For her, cultural citizenship has a collective dimension that goes beyond individual participation. This comparison allows a rich analysis of the role of social and cultural capital in the production of citizens and, in this way, supports the interest of continuing to theorize cultural citizenship. Jeannotte highlights the role of cities in creating the meaning of cultural citizenship. The alternative press, an urban phenomena, is, as Straw describes, breaking down the distinctions of night and day and in this way creating a more inclusive urban public space, one in which a greater number of urban residents can integrate their work, family, social, political, and cultural lives.
The patterns of interaction described by Straw reinforce networks of meaning and create spaces and processes that can lead to greater feelings of inclusion, to greater cultural citizenship.
Introduction. Accounting for Culture
Stanley makes the most systematic attempt to define different meanings of culture, using a typology of three faces of culture. The three meanings for Stanley are culture in the sense of everyday life meanings, culture in the sense of heritage the best of human achievementand culture as creativity.
For Stanley, culture is a strategic good in that it increases the capacity of citizens to manage change and therefore to govern themselves. It is this kind of role in building cultural citizenship that, for Stanley, offers a justification for government to invest in culture and formulate cultural policy.
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Meisel, on the other hand, begins his text by contrasting traditional and recent visions but ends by arguing that a fusion of the two is possible, exemplified for him by the Kingston KISS project.
Cunningham, as noted earlier, feels that economic development arguments are the best to elicit government support but feels that innovation, and the construction of a knowledge-based society, is a better rationale than the earlier cultural industries argument. His argument is based on the relationship between two sets of facts: Making an economic argument for culture is pointless, according to Gregg; a citizenship argument has more reality and more weight.
Canadians need to feel that governments can be productive, that public action can lead to the goal of a more progressive society, the goal Canadians want to see. Participation in culture can lead to greater feelings of confidence in public action and the efficacy of citizenship.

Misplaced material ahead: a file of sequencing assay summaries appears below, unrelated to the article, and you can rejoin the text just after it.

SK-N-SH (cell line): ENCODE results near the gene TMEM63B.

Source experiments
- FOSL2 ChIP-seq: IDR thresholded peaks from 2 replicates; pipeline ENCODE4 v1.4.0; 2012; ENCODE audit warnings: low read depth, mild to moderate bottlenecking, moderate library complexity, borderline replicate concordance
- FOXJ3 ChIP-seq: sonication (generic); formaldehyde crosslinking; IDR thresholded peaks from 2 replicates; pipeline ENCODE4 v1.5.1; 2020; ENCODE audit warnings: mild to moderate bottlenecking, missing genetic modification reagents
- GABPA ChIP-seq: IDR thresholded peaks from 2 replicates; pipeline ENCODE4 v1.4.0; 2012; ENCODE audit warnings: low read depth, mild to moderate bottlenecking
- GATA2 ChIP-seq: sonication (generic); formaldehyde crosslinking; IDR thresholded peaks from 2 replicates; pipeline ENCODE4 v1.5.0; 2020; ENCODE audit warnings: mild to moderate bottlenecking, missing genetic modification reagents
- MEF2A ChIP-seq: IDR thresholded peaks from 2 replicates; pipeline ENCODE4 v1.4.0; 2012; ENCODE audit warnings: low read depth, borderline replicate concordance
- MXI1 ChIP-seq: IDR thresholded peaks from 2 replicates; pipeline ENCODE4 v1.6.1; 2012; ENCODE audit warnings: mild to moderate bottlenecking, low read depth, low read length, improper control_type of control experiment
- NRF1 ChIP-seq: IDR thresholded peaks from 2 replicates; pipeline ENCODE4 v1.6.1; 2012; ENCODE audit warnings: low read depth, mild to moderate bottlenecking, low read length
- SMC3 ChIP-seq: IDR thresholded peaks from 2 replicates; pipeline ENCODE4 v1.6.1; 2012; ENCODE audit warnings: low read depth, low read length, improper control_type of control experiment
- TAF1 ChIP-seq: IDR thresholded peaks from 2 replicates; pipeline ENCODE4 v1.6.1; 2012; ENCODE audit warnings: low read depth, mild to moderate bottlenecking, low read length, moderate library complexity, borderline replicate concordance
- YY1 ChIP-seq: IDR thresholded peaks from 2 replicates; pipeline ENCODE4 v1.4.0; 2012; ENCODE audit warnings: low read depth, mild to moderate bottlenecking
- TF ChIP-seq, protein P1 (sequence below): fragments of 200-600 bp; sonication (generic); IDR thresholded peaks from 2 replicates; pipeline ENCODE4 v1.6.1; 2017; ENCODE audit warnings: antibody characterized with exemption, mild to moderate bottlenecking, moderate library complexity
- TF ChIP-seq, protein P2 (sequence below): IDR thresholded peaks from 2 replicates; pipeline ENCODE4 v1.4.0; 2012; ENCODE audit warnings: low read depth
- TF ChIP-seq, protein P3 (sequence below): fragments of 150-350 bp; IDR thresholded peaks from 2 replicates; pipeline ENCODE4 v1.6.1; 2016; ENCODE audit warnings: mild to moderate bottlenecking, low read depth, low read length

For him, the essential difference needs to be one of rigour, of making arguments that can be empirically substantiated. It is only in this way that governments will, and should, pay attention to the culture community.
Dashboard is currently available in support of the titles below. Already using Dashboard and have a question? Visit the dedicated support site for more information. What makes Dashboard different to other online learning platforms? We wanted to develop a platform that would really justify the term "learning solution" without the unnecessary complexity that these "solutions" often create.
We therefore asked you, the academic community, what you believed to be the most important factors in creating the ideal online platform to accompany an adopted textbook. It should be simple to set up for my course, and easy for my students to learn and use.
We've created Dashboard to be just that.
The platform is tailored to your adopted textbook. Once you have access to Dashboard you and your students can start using it immediately, and you can customise the content as little or as much as you like. The site navigation has been designed to be as streamlined, intuitive, and clear as possible, so much so that we expect users to master the site in under 15 minutes.
Finally, the platform is supported and administered by OUP, so you can focus on teaching rather than IT support for your module.